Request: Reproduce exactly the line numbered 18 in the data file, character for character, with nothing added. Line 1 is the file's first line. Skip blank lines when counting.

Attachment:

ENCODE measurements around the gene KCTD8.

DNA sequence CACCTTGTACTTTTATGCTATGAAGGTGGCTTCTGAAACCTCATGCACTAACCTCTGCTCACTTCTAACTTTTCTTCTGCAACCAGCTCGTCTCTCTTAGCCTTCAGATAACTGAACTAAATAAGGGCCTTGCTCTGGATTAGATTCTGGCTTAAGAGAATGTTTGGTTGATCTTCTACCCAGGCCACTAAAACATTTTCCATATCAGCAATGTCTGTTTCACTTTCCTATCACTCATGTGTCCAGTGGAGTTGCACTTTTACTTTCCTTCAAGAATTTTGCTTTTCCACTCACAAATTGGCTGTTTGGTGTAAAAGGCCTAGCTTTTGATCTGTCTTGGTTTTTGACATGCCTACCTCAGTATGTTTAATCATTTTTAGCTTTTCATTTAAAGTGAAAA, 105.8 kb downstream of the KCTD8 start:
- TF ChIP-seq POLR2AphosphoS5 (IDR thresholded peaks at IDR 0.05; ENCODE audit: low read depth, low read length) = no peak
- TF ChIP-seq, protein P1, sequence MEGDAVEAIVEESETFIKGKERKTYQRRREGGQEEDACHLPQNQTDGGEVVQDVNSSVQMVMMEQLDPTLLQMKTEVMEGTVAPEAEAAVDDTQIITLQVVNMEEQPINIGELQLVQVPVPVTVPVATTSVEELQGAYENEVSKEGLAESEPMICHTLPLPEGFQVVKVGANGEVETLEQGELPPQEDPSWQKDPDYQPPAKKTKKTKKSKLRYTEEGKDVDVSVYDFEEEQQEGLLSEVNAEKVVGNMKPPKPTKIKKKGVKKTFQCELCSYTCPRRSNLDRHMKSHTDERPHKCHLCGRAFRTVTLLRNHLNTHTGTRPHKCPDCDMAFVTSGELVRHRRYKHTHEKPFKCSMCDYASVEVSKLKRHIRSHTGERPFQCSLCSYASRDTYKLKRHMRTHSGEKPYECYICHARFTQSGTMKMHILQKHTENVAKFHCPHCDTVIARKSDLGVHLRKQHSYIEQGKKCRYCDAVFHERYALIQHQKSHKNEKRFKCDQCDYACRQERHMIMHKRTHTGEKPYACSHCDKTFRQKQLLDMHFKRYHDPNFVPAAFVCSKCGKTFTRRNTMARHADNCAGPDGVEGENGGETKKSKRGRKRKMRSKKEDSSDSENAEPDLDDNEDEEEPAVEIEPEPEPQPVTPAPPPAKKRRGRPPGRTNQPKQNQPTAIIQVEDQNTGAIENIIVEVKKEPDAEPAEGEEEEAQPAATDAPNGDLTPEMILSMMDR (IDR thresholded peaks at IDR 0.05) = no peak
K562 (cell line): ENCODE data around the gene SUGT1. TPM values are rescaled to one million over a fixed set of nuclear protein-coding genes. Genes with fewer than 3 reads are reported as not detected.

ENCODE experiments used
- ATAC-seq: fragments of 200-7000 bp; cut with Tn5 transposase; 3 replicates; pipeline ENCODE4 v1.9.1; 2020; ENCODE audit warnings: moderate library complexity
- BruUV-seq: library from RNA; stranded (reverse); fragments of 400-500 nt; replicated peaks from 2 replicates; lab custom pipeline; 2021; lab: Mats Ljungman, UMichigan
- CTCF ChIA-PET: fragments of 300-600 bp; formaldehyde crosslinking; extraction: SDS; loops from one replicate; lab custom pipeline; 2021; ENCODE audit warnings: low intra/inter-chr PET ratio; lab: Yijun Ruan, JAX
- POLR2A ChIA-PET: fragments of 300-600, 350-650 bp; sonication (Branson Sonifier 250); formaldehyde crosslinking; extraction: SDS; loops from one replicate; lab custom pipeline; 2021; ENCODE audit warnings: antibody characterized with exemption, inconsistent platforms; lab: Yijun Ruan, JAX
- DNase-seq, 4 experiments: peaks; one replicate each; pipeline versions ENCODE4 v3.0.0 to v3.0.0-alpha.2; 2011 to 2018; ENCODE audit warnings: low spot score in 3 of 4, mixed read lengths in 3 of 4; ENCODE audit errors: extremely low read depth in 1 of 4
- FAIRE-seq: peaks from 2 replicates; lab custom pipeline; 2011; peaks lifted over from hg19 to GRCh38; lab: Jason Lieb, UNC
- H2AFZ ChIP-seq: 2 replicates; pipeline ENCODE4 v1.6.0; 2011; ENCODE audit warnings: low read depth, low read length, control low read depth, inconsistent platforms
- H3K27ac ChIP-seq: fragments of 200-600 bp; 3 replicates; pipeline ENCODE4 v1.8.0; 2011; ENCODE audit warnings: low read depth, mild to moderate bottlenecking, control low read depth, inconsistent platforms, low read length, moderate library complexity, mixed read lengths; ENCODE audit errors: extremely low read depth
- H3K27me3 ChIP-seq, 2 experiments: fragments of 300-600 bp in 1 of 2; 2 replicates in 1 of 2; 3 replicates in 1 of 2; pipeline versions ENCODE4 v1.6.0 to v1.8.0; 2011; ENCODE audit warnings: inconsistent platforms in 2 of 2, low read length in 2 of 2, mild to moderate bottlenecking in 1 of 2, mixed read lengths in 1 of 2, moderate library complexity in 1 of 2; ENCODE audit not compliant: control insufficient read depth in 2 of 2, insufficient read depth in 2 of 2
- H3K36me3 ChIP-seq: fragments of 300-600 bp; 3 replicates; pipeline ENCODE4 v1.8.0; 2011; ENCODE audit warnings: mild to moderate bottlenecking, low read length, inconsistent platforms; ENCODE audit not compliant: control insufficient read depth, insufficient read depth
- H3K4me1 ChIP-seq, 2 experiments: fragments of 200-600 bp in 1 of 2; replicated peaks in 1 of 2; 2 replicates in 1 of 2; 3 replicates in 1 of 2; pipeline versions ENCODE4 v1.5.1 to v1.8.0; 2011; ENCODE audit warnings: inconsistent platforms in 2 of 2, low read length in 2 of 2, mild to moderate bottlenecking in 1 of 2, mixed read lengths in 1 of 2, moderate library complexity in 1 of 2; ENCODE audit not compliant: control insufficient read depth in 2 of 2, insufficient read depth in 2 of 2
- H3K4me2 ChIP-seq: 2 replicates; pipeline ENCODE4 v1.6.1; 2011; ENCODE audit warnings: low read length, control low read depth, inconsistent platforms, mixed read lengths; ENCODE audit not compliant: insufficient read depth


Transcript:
- H3K4me2 ChIP-seq: 2 replicates; pipeline ENCODE4 v1.6.1; 2011; ENCODE audit warnings: low read length, control low read depth, inconsistent platforms, mixed read lengths; ENCODE audit not compliant: insufficient read depth